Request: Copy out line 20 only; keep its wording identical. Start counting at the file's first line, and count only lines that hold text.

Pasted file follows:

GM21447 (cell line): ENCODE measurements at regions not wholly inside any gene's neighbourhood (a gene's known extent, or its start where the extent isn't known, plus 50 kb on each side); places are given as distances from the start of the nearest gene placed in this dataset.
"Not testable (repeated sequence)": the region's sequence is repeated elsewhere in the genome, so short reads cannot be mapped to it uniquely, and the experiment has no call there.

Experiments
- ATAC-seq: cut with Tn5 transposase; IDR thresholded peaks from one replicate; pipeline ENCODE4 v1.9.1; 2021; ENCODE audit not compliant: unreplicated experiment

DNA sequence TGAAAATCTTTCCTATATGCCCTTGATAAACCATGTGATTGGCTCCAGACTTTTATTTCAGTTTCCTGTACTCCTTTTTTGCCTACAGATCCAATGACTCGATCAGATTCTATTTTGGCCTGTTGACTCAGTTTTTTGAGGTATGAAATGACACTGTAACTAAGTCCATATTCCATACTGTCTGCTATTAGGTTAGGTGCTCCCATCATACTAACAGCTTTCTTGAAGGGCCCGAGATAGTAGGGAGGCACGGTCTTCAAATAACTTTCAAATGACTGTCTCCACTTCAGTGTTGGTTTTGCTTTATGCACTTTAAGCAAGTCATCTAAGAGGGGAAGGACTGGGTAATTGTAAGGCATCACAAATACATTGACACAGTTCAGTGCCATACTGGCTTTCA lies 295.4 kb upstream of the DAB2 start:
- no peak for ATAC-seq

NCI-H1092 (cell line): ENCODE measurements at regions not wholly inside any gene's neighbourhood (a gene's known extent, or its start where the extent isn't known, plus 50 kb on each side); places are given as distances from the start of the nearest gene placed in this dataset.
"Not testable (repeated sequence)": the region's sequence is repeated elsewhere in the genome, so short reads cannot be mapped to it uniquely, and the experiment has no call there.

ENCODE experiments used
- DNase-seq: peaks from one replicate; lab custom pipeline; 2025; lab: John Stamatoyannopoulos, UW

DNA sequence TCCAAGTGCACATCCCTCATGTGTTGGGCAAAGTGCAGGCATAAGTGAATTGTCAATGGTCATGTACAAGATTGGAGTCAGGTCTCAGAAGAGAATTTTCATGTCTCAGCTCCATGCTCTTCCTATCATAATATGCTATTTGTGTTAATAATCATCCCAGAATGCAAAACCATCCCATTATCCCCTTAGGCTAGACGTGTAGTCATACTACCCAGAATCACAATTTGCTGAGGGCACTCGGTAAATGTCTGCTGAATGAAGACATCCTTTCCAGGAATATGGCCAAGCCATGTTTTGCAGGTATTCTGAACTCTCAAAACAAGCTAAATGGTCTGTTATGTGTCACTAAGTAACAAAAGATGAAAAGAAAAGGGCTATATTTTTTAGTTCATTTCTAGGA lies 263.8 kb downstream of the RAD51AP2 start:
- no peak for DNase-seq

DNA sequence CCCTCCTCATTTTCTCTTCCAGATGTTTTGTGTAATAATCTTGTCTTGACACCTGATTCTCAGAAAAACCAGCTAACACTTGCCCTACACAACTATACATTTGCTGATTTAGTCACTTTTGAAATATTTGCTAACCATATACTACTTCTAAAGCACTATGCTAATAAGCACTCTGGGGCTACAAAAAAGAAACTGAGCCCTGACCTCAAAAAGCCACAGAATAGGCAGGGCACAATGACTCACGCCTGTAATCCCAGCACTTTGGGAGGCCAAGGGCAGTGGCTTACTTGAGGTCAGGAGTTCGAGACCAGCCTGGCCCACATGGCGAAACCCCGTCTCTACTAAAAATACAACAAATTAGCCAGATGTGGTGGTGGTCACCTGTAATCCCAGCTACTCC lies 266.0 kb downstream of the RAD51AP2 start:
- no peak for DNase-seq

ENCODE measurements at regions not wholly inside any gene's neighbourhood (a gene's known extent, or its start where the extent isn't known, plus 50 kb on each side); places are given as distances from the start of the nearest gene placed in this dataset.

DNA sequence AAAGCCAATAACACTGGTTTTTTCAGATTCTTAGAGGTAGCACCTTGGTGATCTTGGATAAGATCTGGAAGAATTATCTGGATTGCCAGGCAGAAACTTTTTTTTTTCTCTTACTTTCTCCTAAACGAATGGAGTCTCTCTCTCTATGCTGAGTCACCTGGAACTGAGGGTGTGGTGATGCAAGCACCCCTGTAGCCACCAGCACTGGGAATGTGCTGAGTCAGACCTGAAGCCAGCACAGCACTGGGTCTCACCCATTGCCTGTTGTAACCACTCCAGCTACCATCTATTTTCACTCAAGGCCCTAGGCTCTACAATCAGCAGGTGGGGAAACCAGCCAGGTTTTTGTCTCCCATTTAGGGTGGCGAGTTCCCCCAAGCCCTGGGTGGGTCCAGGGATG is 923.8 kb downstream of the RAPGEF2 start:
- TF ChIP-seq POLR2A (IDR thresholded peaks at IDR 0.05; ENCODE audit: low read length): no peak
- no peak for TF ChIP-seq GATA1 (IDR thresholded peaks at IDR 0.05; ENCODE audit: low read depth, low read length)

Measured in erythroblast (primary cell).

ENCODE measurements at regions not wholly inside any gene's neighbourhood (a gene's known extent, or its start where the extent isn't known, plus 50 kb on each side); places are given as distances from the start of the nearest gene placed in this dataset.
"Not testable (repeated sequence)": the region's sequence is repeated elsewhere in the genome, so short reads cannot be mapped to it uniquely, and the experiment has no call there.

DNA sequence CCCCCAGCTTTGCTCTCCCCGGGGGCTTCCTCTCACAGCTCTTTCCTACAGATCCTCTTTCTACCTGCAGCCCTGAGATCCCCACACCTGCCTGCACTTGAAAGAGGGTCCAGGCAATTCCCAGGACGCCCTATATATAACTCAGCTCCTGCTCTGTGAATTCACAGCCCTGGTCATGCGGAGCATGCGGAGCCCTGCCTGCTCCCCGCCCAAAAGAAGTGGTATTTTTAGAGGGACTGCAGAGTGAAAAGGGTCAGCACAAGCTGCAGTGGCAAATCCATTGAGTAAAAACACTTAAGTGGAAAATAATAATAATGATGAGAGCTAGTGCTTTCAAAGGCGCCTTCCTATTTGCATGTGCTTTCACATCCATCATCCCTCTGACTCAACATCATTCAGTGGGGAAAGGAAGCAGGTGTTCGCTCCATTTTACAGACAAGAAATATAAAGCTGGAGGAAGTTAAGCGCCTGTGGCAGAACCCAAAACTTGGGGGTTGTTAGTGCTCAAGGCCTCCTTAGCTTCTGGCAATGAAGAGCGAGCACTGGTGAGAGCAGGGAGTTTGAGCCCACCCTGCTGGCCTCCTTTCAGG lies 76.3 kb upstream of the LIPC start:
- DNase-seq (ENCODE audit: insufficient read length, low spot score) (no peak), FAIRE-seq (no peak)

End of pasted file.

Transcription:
ENCODE measurements at regions not wholly inside any gene's neighbourhood (a gene's known extent, or its start where the extent isn't known, plus 50 kb on each side); places are given as distances from the start of the nearest gene placed in this dataset.